Circle Case study

Newham Council

CACI help Newham Council gain confidence in their admissions system

The challenge

Newham Council serves a population of 310,000 and has one of the largest cohorts of pupils in London. It processes in excess of 5,000 reception applications and around 4,000, Year 7 applications every autumn. In addition, it must allocate school places in response to 7,000-8,000 in-year applications per annum.

The council had an existing geographic information system (GIS) that was used to calculate home to school distances to help allocate school places according to strict over-subscription criteria, including which catchment area and parish children live in. This system was very cumbersome and did little to speed up what was a time consuming, complex and stressful task for the council’s school admissions team.

Checking the distance measurements was a rigorous task and an inefficient use of team leader’s time. Newham Council wanted to focus on the family and avoid mistakes so every child received the correct school offer. If, for example, home-to-school distances were inaccurately calculated, it could lead to an increase in appeals, substantial administrative and legal costs, damaging negative publicity and a loss of trust in the community.

While council staff found the demands of the admissions process complex, so too did parents, carers and guardians. Many families found it hard to understand how places were allocated, and high volumes of calls were made to the council’s call centre every year requesting information on home-to-school distances and the precise catchment boundaries. These telephone enquiries were costly for the council, weren’t always helpful for parents, carers and guardians, and the information between the front and the back end systems did not always match.

The solution

Newham Council implemented a two-fold approach, in partnership with CACI they developed a new distance measuring system which rapidly calculates accurate catchment and distance information for each pupil and their school preference. It also integrates with the council’s Local Land and Property Gazetteer (LLPG) to give accurate, up-to-date address information.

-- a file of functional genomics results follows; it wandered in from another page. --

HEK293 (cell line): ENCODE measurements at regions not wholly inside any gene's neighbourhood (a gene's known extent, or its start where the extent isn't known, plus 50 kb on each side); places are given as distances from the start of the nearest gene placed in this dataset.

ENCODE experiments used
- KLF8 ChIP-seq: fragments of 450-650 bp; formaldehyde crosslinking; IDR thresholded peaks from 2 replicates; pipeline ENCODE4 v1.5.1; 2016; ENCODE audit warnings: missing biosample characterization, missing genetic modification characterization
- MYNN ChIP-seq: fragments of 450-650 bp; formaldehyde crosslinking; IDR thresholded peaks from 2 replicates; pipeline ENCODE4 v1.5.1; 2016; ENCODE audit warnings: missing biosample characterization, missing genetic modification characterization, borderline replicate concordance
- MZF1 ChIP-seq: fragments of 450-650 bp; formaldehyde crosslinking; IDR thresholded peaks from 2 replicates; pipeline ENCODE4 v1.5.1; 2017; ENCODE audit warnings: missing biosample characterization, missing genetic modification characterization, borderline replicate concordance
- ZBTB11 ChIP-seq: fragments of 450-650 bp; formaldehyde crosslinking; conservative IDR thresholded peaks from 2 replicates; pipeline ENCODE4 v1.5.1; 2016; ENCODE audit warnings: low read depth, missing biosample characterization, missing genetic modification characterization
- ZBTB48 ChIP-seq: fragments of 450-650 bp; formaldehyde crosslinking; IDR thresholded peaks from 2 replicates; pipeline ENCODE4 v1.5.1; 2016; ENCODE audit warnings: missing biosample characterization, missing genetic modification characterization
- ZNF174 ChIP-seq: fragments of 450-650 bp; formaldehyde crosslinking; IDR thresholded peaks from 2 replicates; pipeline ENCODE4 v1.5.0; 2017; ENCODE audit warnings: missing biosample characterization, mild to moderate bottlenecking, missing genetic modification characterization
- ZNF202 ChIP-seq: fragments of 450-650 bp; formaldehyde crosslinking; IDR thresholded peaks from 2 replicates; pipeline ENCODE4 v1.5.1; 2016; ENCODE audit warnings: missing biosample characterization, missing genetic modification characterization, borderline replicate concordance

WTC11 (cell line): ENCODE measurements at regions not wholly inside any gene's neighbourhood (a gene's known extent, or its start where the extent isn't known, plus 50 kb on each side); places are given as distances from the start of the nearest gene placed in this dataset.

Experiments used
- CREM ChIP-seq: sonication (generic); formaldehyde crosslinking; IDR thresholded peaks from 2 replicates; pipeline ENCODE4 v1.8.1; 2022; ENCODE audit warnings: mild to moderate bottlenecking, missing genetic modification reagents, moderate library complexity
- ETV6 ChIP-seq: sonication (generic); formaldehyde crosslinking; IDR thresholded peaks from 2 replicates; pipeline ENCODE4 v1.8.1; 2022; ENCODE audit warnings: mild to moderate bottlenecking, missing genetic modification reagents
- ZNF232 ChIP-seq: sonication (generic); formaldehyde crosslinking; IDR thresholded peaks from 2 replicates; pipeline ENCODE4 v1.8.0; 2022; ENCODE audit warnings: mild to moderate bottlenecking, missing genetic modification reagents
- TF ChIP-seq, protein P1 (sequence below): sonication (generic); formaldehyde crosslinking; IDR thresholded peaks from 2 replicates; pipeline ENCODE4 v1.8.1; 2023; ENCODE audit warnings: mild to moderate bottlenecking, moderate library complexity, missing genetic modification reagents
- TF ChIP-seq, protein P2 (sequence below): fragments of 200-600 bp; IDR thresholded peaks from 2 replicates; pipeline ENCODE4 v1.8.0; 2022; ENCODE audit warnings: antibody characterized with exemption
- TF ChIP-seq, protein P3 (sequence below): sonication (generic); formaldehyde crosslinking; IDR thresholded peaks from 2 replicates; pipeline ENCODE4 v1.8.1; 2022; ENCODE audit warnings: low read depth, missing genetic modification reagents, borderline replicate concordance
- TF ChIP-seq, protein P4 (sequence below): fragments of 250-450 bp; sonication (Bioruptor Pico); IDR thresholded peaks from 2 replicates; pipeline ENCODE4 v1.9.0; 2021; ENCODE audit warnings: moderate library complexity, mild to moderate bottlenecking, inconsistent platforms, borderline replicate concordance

CACI and Newham Council also worked alongside Esri UK to implement a geographic information system (GIS), named School Locator app, which integrates with CACI’s admissions system. The app acts as a public-facing web portal, where parents, carers and guardians can see catchment areas, Catholic parishes, closest schools, interactive maps and the all-important home-to-school distances tie-breakers (both shortest walking and straight line), most of which would previously have been impossible for the public to determine without contacting the council by telephone.

The results

The implementation of CACI’s more accurate admissions system and integrated School Locator app, enables the council’s school admissions team to work more productively, processing applications more quickly and efficiently. Significantly, this solution has given Newham Council true confidence in the rigour of its school admissions process and reduced risk. Newham Council’s admissions decisions are now based on even more accurate location information and the same criteria are applied consistently to all applications.

The greatest benefit, for Tracy Jones, Head of Pupil Services at Newham and her team, is the clarity the solution delivers for residents. Schools and families can now simply visit a web portal to see exactly which catchment area pupils live in, identify their nearest schools and calculate distances. There is now complete transparency between the information the council and the parents sees, resulting in complete openness about school admissions decisions.

Newham Council typically handles more than 1,500 school admission appeals a year, at a cost of around £50 each. If the recent implementation of CACI’s admissions system and Esri’s School Locator App were to decrease this figure by just 20 per cent, it would save Newham Council £15,000 a year. By reducing the odds of appeals progressing to judicial review, the new system could potentially save the council many more tens of thousands of pounds.